As AI continues to shape our future, we are both proud and humbled to see our technology contributing to the success of the A-Lab. The project is testament to the great minds which have collaborated on it – and we’re not the only ones who are stoked. The story of the Materials Project has made waves, appearing in a list of prestigious scientific publications including Nature, Science, The Times, Reuters, Wired, New Scientist, TIME and many more.

Introducing new technologies

Introducing new technologies
Whether we’re trying them out, or making them ourselves, this year we have been exploring new technologies to ensure we’re always bringing the best to the table for our customers.

XPlanar by Beckhoff
The XPlanar has been used in lab and manufacturing applications for some time, however Labman have historically used robot arms and axes for moving things around. But this time we needed a different solution. Our customer required the use of open bed vial samplers for HPLC, but these are difficult to access via a roof mounted axis or robot arm, and the XPlanar was the perfect solution.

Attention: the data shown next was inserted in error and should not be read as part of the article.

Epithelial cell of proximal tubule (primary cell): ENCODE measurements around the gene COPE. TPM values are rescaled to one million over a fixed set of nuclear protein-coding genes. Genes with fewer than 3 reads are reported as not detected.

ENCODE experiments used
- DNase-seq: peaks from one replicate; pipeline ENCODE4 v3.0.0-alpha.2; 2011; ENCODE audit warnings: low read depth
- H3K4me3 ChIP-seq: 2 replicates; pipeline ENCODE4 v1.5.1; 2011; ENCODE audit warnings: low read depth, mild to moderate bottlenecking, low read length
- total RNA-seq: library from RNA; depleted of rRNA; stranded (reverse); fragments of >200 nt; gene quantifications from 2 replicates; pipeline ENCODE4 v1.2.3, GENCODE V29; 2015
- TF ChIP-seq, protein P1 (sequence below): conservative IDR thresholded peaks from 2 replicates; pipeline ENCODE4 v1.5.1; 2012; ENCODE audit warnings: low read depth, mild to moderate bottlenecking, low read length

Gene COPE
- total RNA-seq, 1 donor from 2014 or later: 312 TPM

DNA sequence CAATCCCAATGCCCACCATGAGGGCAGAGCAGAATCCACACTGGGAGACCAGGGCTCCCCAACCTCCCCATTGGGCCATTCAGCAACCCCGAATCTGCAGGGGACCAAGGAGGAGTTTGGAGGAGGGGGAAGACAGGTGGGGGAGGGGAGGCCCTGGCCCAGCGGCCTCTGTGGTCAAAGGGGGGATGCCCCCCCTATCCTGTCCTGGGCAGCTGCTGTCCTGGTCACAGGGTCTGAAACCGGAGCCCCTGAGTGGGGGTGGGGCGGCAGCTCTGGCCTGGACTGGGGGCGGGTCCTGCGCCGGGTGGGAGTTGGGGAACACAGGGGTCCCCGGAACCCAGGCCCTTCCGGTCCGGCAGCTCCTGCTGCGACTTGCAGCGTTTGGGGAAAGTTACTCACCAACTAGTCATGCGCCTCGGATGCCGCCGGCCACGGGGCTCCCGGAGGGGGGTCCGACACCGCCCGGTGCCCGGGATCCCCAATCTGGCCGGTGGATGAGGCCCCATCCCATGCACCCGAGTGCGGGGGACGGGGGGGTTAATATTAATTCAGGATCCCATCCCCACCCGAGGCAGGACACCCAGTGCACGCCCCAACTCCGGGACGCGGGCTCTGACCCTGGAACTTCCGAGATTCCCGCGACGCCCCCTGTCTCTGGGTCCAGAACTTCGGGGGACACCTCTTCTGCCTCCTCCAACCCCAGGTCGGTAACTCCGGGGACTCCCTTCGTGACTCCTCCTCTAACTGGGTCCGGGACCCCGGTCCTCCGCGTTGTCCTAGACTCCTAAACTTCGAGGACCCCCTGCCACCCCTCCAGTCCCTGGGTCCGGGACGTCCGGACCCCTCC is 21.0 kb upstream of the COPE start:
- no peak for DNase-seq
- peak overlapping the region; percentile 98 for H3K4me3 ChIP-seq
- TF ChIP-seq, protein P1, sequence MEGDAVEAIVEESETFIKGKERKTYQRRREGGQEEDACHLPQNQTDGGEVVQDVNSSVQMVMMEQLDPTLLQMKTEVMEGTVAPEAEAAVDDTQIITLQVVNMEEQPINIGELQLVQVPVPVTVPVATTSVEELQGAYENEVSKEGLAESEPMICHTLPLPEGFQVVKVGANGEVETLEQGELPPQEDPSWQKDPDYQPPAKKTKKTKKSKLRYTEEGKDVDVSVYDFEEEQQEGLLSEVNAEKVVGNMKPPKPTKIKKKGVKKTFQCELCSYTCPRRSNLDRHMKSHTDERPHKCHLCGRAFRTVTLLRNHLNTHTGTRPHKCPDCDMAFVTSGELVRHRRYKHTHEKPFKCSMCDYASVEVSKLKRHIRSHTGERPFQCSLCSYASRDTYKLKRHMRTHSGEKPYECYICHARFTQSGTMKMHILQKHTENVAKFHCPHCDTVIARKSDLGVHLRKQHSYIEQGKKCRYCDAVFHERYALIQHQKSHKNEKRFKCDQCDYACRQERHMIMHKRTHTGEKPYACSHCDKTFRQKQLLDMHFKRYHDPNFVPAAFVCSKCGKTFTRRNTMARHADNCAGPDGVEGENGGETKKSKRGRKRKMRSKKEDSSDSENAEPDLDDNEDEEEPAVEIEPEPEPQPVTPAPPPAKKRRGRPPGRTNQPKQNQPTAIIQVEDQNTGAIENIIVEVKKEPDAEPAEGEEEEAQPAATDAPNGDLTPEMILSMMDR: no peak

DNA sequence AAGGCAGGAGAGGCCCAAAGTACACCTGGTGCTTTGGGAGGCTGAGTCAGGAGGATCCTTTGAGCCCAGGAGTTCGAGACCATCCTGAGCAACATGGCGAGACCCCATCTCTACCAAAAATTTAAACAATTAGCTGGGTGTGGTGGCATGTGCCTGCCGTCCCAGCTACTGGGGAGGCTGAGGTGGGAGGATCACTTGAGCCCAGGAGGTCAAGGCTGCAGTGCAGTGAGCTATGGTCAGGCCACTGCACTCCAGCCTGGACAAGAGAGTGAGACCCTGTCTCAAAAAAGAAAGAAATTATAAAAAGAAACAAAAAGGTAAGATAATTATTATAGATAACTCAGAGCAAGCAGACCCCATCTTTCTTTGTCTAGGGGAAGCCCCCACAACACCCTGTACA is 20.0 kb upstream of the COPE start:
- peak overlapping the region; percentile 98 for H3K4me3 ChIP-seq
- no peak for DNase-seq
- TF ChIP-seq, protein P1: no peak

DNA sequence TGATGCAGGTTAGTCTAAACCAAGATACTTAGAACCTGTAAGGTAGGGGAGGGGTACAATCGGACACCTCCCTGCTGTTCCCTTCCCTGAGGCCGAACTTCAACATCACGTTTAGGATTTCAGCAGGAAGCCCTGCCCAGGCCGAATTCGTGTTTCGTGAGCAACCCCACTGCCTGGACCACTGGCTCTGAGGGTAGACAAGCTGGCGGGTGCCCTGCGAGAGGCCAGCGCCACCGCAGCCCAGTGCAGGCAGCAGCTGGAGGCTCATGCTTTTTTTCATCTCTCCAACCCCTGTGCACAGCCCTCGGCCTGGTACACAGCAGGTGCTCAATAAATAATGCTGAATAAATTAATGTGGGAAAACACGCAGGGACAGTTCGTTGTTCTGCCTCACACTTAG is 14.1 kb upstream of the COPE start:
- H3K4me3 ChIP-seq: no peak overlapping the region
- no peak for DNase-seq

The cool thing about the XPlanar is that the ‘movers’ (the moving plates) are always floating above the bed, and the precision of movements is quite remarkable. The bed has built-in, electronically charged coils which repel the magnets inside the movers to manipulate them around the system bed. The floating plates provide many other benefits, such as reduction in touch points to mitigate contamination, no emissions and no wear caused by friction. Not to mention they are captivating to watch, but maybe that’s just us B-)